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More ODOT dollars going to women and minority owned businesses

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Office of Equity and Civil Rights

ODOT exceeds disadvantaged business enterprise (DBE) contracting goal

For more information, contact Diponker Mukherjee, DBE Program Manager, (971) 283-4636 or Sally Ridenour, ODOT Communications, (503) 576-9577

We invest millions of dollars annually on projects and programs meant to improve the transportation system. These projects benefit the state’s construction, engineering and technical industries. Systemic and process barriers often make it harder for minority and women owned firms to compete for our contracts. We’re working to change that and this year, more dollars are going to disadvantaged businesses than ever before.

Disadvantaged business enterprises include small businesses that are at least 51% owned by:
• Minorities: Blacks, Hispanics, Native Americans, Asian-Pacific Americans and Subcontinent Asian Americans;
• Women;
• Other individuals on a case-by-case basis.

ODOT develops an overall annual goal for DBE participation in federally-funded contracts every three years. This year’s goal, set in 2019, was 15.37%. For fiscal year 2022 (Oct. 2021 to Sept. 2022) 22.44% of our federally funded contracting work went to DBEs. That is $199 million.

“For every $100 ODOT spends on infrastructure construction, $22.4 goes to disadvantaged businesses,” said DBE Program Manager Diponker Mukherjee. “That is money going to our communities.”

“For every $100 ODOT spends on infrastructure construction, $22.4 goes to disadvantaged businesses,” said DBE Program Manager Diponker Mukherjee. “That is money going to our communities.”

“I’m extremely proud of the work the Office of Equity and Civil Rights has done in helping us to achieve this critical goal,” said Assistant Director for Social Equity Erika McCalpine. “While we know next year’s goal is larger, we need to pause to celebrate this win. It is very important to ODOT because it shows that we are diligently working toward providing more opportunities to all business owners, which in turn provides more work to Oregonians.”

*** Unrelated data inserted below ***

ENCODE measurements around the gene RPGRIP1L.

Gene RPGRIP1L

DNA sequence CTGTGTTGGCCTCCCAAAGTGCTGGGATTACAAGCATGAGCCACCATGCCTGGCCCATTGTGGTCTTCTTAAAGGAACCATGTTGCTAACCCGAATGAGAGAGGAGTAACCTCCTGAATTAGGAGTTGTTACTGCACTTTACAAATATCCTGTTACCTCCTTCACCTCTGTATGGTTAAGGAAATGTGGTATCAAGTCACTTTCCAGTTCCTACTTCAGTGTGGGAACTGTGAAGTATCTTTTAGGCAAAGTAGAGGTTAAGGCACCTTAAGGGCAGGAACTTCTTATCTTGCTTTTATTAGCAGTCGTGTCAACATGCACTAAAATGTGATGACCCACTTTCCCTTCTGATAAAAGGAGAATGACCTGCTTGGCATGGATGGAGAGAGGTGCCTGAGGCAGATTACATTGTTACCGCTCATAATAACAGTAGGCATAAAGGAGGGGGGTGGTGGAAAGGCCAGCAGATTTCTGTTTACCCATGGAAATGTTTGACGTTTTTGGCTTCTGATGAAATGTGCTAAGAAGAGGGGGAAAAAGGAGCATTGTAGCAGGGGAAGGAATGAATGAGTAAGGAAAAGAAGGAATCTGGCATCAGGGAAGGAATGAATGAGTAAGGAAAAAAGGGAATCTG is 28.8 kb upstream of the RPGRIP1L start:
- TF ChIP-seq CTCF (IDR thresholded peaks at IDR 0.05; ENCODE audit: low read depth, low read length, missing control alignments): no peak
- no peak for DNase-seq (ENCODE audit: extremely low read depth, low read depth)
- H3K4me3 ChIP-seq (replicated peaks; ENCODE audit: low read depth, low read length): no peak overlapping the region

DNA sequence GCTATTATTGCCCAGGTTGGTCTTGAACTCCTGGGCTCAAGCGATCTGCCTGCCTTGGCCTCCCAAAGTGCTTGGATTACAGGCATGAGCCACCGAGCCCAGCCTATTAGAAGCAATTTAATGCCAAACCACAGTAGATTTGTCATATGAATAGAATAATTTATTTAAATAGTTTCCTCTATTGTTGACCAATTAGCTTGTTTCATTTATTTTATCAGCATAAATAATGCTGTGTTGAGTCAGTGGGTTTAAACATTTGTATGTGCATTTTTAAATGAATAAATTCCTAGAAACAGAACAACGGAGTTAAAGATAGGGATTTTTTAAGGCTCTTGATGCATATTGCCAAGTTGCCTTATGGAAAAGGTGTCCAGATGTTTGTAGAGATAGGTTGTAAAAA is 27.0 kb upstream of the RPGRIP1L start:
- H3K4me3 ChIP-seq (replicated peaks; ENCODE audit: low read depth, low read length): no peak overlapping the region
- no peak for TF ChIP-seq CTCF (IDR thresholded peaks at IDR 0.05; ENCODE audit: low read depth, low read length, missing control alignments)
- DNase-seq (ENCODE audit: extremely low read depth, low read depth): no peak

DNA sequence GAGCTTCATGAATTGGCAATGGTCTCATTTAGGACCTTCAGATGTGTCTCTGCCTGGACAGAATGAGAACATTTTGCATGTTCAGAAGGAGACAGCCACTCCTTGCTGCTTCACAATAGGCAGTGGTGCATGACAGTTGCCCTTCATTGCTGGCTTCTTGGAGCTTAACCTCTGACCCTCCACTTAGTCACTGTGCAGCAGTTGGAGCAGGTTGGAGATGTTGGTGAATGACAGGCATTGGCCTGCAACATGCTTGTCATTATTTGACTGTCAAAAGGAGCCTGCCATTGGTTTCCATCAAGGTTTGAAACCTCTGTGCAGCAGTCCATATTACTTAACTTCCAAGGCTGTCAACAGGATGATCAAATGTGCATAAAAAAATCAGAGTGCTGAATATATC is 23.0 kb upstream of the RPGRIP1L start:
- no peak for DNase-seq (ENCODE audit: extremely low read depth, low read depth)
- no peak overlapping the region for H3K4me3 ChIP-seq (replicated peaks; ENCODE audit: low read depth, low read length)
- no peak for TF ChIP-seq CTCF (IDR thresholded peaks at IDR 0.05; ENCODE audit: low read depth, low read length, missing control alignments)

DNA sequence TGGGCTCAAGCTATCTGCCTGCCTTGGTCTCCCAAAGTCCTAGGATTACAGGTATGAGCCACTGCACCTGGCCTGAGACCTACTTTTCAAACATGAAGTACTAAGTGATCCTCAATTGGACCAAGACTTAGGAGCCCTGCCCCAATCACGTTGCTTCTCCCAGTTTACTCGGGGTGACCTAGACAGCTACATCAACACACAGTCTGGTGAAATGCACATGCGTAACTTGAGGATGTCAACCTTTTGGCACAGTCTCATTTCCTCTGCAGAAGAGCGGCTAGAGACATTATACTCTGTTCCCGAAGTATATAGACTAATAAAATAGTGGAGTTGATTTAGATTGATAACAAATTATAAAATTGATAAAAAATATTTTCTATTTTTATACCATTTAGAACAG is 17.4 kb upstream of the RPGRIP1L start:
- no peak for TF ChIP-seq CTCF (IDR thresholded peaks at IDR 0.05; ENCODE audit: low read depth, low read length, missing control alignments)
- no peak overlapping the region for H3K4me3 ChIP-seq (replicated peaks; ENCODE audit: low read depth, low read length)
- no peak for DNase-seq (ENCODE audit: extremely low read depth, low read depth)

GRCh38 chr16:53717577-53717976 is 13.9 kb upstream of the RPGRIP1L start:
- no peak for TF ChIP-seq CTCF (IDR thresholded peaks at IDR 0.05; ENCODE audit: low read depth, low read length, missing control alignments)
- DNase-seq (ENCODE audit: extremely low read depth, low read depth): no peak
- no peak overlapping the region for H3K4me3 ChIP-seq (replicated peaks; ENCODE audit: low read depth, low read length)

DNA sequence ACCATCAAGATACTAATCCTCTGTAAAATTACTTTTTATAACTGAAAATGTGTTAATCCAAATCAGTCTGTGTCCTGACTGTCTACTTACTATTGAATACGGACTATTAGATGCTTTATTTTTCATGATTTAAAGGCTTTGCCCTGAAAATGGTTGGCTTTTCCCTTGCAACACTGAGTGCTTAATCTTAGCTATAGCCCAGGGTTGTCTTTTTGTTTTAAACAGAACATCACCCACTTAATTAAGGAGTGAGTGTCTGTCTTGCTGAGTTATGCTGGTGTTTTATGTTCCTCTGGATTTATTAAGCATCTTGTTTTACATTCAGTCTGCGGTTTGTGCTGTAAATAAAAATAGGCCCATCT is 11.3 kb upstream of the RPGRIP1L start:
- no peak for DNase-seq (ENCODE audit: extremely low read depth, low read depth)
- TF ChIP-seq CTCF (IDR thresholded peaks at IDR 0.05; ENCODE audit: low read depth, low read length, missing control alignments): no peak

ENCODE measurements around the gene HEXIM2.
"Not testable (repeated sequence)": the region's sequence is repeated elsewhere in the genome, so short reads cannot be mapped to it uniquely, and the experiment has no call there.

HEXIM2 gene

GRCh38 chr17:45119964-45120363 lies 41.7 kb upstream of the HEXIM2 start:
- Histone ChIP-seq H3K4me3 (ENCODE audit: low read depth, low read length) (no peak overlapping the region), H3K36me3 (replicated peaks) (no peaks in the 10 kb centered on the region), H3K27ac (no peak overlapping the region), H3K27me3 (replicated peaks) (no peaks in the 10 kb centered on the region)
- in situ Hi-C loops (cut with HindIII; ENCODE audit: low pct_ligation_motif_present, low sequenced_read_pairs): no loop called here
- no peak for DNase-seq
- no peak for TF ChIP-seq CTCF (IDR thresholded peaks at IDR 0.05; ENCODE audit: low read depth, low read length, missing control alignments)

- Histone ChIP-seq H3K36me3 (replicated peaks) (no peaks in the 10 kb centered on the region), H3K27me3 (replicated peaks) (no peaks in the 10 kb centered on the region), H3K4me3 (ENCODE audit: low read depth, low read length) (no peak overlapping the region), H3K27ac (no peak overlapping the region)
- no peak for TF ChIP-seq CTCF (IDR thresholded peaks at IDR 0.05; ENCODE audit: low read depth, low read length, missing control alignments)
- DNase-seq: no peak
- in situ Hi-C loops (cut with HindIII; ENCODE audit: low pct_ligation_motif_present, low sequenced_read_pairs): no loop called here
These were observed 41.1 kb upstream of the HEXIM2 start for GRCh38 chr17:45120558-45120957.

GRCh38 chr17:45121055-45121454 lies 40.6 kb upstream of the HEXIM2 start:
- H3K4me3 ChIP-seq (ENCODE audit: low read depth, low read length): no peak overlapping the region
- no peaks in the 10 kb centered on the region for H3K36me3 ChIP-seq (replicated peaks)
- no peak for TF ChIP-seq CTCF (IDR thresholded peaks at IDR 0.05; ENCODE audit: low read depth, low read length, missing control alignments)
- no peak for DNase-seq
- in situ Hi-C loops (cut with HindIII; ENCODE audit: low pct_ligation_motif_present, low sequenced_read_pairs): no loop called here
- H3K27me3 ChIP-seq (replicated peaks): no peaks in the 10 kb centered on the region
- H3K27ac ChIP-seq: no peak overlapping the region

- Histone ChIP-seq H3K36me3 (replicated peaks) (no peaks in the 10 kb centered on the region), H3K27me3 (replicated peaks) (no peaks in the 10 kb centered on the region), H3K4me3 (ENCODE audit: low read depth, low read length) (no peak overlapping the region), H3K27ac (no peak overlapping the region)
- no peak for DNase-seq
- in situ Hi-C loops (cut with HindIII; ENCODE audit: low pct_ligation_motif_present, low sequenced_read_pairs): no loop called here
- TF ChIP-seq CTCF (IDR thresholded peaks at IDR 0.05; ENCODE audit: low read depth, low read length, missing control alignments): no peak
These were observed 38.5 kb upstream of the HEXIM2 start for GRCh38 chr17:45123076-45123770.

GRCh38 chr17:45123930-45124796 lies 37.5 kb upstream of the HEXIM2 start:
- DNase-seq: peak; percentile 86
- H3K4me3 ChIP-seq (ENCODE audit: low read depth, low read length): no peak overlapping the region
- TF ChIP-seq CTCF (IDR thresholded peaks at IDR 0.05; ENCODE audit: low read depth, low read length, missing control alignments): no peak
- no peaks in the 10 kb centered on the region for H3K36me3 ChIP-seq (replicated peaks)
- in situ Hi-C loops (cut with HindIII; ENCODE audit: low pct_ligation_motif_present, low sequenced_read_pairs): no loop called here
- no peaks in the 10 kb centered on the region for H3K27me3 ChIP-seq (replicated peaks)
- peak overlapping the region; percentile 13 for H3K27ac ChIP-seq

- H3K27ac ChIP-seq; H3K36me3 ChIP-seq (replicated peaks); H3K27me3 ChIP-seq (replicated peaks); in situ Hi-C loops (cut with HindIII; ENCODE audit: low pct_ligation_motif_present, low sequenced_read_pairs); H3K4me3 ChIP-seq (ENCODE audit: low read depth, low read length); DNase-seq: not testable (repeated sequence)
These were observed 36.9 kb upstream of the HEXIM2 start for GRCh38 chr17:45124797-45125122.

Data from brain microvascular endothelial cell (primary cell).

“We couldn’t have achieved this goal without the help of our partners including industry groups, local and federal agencies and advocacy organizations.” said Mukherjee. “Without them there’s no program. The primary construction contractors and the DBEs make it happen.”

Together, ODOT and our partners worked on identifying obstacles in the contracting process. Now we’re working on eliminating those obstacles.

Removing barriers

There are systemic barriers to minority-owned and woman-owned businesses getting contracts for transportation projects. DeAngelo Moaning with Raimore Construction explains some of those barriers in this video.

While programs exist to encourage equitable distribution of economic opportunities, we can do better. That starts with reducing or eliminating barriers. This will benefit everyone — more money to Oregon’s vital construction industry and better transportation projects that reflect communities.

Working with our partners, we’re taking actions to ensure DBEs are successful in doing business with ODOT. The Mentor Protégé Program, Business Development Program, technical training, bonding and financial assistance are just a few of those programs.

Next year’s goal is even higher.

A disparity study is used to help set goals for the next three years. Our most recent study led us to set a goal of 23.43% effective Oct. 1, 2022.

“We’re going to get there; it’s evolving in the right direction,” said Mukherjee. “Although we’ve made great progress, we can and will do better. We have some great educational and hands-on training opportunities coming up in 2023.”

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